How did you create the shipwreck and the massive underwater environment?
We collected and gathered an exhaustive amount of photographs and video references of Roman trireme, wrecks and all sorts of underwater elements : seabeds, rock formations, marine plants and algaes, sea life… We began by modelling the entire underwater floor as simplistic proxy geometry, as the geography had to be quite specific. The trireme wreck was modelled plank by plank and splitted in 2 : the prow section was suspended on the first ledge 30m deep, while the stern section, the largest portion of the wreck, rested in the deepest area, 80m deep down. A small section of the wreck built by the art department for the tank shots had to be integrated into our build.
We leveraged ILP’s environment pipeline which enabled us to easily mix and combine procedural approaches with more hand-placed workflows. Stefan Andersson, CG supervisor, ensured technical workflows were streamlined and optimal.
After ensuring that the geography complemented the storytelling, we proceeded to detail the environment and wreck geometry, heavy scattering of our library of underwater assets (including rocks, plants, sargassum, sand, and seagrass) and procedural shaders. Gustav Alexandersson, led the development and look of the underwater and wreck and ensured all scattered assets were able to react to moving objects, such as the divers, eels, and even the 3D camera.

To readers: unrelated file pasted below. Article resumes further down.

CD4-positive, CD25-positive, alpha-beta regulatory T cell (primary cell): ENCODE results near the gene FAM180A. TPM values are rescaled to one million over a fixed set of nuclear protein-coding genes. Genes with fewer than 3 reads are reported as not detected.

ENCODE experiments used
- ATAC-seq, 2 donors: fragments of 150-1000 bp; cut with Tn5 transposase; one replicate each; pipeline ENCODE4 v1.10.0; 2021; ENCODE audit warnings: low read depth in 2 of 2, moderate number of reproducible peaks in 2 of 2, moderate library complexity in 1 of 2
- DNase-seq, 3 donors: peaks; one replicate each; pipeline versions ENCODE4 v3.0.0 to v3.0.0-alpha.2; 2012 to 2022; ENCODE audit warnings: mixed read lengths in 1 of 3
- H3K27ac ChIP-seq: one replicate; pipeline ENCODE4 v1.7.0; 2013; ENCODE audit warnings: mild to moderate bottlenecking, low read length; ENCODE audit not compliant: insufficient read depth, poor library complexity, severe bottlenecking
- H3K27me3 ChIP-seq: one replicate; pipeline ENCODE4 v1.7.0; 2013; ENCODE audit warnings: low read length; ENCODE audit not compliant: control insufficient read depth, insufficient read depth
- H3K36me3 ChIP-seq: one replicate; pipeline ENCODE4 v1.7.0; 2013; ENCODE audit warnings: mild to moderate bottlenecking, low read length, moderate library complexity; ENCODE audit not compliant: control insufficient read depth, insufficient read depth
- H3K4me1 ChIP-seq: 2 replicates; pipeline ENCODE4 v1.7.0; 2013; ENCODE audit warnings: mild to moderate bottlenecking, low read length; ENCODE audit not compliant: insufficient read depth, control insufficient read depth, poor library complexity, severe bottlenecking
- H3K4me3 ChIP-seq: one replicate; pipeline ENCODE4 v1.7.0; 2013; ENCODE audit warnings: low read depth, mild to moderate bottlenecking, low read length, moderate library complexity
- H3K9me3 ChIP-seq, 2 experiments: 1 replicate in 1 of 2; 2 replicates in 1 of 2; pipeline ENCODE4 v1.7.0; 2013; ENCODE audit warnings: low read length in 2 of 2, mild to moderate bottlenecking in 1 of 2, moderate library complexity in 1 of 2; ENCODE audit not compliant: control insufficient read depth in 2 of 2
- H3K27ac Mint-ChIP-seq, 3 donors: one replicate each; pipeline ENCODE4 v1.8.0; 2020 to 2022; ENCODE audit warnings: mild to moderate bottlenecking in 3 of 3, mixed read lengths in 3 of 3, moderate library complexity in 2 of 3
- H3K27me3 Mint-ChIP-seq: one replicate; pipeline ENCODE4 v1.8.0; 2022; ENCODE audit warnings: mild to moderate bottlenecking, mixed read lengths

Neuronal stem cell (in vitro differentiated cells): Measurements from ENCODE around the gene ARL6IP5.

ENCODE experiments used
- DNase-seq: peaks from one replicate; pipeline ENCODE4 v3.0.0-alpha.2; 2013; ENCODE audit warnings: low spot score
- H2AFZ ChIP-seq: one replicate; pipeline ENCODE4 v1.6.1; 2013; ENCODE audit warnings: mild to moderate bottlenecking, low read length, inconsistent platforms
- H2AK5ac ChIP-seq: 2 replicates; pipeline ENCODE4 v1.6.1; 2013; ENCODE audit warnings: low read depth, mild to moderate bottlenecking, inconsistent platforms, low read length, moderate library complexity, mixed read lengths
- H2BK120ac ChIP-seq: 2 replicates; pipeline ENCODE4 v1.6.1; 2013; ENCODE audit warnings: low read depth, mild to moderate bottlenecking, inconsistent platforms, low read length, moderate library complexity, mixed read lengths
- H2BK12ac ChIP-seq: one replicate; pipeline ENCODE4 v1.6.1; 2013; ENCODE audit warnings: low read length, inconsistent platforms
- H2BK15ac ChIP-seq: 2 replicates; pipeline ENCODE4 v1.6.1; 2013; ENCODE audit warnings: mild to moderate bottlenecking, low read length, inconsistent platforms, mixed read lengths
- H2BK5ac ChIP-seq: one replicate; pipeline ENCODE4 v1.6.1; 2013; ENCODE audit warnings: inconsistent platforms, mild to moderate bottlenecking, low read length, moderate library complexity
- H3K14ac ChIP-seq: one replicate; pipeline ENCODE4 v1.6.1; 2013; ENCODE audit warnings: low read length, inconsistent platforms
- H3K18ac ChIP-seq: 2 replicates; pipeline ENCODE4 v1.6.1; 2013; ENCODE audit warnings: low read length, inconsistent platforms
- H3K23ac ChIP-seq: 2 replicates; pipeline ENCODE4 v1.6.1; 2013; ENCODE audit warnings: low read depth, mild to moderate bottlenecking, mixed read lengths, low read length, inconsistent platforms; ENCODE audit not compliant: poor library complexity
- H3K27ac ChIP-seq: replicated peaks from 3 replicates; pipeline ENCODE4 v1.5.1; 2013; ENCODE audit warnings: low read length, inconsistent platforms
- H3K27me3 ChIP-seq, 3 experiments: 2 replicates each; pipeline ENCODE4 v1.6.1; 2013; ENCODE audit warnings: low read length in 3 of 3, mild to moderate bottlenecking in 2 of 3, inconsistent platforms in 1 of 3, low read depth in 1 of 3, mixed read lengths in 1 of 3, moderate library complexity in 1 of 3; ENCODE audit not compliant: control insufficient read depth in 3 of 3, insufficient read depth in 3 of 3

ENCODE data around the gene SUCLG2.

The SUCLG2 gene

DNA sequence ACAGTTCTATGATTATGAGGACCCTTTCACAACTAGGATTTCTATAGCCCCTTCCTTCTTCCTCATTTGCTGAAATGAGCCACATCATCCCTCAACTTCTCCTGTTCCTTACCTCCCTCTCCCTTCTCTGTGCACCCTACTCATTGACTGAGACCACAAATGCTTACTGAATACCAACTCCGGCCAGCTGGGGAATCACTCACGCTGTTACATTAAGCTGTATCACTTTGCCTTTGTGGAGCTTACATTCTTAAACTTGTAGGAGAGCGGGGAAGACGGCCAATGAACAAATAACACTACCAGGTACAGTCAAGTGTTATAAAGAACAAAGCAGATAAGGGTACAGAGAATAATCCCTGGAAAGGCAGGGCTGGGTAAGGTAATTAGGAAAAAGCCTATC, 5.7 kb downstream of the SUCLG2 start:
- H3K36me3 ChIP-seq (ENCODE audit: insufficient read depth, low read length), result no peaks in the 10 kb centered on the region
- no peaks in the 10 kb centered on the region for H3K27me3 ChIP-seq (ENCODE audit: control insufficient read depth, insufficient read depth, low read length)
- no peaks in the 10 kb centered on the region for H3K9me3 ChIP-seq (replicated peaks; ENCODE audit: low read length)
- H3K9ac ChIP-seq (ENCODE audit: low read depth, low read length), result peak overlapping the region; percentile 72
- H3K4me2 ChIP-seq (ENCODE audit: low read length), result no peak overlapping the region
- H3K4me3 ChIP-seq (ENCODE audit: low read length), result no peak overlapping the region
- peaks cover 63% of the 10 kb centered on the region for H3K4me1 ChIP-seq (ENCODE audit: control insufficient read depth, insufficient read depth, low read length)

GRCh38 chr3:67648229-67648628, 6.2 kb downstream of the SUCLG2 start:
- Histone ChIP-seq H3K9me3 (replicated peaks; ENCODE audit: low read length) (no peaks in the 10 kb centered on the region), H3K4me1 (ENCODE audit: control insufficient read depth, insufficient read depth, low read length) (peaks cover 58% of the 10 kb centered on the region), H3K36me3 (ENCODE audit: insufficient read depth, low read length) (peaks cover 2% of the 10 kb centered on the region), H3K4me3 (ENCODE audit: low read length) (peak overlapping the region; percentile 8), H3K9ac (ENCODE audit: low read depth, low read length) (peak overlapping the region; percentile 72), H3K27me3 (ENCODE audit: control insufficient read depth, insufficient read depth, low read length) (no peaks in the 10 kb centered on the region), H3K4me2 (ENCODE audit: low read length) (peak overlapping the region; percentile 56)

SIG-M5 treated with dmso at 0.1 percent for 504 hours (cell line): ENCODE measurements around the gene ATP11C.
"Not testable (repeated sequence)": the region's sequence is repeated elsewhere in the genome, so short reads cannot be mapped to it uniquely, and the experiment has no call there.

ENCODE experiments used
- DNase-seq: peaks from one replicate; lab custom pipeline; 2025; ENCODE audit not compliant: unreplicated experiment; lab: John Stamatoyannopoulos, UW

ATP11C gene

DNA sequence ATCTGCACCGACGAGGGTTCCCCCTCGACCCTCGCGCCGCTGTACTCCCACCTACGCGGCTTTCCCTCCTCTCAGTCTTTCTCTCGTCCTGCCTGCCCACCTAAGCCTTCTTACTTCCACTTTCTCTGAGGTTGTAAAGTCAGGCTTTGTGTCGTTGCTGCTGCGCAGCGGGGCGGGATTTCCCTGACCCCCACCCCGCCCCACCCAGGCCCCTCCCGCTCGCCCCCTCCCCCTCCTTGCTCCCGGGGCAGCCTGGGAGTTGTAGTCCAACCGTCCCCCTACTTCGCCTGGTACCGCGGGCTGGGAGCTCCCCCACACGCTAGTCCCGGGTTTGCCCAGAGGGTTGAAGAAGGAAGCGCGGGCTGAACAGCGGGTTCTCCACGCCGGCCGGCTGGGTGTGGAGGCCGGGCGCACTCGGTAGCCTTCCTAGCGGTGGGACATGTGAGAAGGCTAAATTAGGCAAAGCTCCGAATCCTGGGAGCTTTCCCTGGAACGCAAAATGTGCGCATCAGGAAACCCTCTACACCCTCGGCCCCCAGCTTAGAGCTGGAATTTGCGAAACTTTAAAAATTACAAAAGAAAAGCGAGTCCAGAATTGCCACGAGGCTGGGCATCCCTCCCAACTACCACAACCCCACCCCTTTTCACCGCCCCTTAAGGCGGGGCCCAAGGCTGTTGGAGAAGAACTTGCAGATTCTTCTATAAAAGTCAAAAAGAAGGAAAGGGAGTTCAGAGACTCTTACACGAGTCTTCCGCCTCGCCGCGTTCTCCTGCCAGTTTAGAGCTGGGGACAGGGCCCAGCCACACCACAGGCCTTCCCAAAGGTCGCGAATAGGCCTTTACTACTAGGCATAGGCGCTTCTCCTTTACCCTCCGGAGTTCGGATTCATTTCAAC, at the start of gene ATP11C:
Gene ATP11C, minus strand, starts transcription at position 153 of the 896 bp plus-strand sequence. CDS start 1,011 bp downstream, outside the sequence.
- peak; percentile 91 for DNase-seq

We also had to populate the wreck with a large quantity of props : amphorae, Roman skeleton, armors, shields, weapons, wooden beams, plants… Most parts were animatable using either ptc or rigs, so we could adjust the layout and nail any specific framing or animate any object as required
Finally to add life to the environment fishes were scattered at shot by shot basis. We studied references of moray eels feeding on fishes, which showcased their aggressive and fascinating behaviours, and successfully proposed incorporating some of these interactions into a few shots.
Can you explain in detail about the eels creation and animations?
Niklas Wallén, concept artist, designed the entire eel family, including adults, teenagers, and eelvers, by combining features from the fangtooth moray and giant moray species. We modelled and sculpted the adult plus the baby eel and designed the textures to be as procedural as possible. Stripes, colour and overall detailing was done solely by combining procedural noises, giving us the ability to generate unlimited texture variations.